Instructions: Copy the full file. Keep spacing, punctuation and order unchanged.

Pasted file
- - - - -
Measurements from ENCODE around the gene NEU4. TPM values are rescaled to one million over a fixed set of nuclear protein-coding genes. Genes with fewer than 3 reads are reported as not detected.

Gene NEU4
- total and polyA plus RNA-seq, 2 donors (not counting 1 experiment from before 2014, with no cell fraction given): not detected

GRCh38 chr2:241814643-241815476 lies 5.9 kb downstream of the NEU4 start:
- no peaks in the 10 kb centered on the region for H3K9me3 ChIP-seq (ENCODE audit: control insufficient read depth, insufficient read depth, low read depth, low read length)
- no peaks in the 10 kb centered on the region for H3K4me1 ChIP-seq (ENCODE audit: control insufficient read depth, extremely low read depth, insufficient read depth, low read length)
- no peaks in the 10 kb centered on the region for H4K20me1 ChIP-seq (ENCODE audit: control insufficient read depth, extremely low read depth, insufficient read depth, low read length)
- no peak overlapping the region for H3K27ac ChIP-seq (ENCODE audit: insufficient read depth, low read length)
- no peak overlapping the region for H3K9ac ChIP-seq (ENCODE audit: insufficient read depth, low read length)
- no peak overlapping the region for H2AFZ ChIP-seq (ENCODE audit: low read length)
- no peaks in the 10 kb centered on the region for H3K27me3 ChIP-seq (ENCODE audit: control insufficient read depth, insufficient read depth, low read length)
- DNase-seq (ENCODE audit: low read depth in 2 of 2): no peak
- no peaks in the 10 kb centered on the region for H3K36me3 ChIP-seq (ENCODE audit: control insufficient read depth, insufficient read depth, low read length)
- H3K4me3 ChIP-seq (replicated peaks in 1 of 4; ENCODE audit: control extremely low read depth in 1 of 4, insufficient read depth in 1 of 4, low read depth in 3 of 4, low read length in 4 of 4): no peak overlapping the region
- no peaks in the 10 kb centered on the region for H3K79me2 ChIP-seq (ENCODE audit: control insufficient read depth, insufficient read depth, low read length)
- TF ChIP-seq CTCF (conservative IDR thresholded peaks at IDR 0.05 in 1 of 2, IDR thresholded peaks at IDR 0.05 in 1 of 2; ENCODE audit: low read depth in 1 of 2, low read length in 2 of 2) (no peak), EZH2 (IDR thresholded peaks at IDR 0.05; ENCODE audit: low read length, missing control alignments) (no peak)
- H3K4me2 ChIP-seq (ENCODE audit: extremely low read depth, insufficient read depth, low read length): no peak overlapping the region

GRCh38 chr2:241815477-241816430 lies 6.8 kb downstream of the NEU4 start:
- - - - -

Measurements from ENCODE around the gene NEU4. TPM values are rescaled to one million over a fixed set of nuclear protein-coding genes. Genes with fewer than 3 reads are reported as not detected.

Gene NEU4
- total and polyA plus RNA-seq, 2 donors (not counting 1 experiment from before 2014, with no cell fraction given): not detected

GRCh38 chr2:241814643-241815476 lies 5.9 kb downstream of the NEU4 start:
- no peaks in the 10 kb centered on the region for H3K9me3 ChIP-seq (ENCODE audit: control insufficient read depth, insufficient read depth, low read depth, low read length)
- no peaks in the 10 kb centered on the region for H3K4me1 ChIP-seq (ENCODE audit: control insufficient read depth, extremely low read depth, insufficient read depth, low read length)
- no peaks in the 10 kb centered on the region for H4K20me1 ChIP-seq (ENCODE audit: control insufficient read depth, extremely low read depth, insufficient read depth, low read length)
- no peak overlapping the region for H3K27ac ChIP-seq (ENCODE audit: insufficient read depth, low read length)
- no peak overlapping the region for H3K9ac ChIP-seq (ENCODE audit: insufficient read depth, low read length)
- no peak overlapping the region for H2AFZ ChIP-seq (ENCODE audit: low read length)
- no peaks in the 10 kb centered on the region for H3K27me3 ChIP-seq (ENCODE audit: control insufficient read depth, insufficient read depth, low read length)
- DNase-seq (ENCODE audit: low read depth in 2 of 2): no peak
- no peaks in the 10 kb centered on the region for H3K36me3 ChIP-seq (ENCODE audit: control insufficient read depth, insufficient read depth, low read length)
- H3K4me3 ChIP-seq (replicated peaks in 1 of 4; ENCODE audit: control extremely low read depth in 1 of 4, insufficient read depth in 1 of 4, low read depth in 3 of 4, low read length in 4 of 4): no peak overlapping the region
- no peaks in the 10 kb centered on the region for H3K79me2 ChIP-seq (ENCODE audit: control insufficient read depth, insufficient read depth, low read length)
- TF ChIP-seq CTCF (conservative IDR thresholded peaks at IDR 0.05 in 1 of 2, IDR thresholded peaks at IDR 0.05 in 1 of 2; ENCODE audit: low read depth in 1 of 2, low read length in 2 of 2) (no peak), EZH2 (IDR thresholded peaks at IDR 0.05; ENCODE audit: low read length, missing control alignments) (no peak)
- H3K4me2 ChIP-seq (ENCODE audit: extremely low read depth, insufficient read depth, low read length): no peak overlapping the region

GRCh38 chr2:241815477-241816430 lies 6.8 kb downstream of the NEU4 start: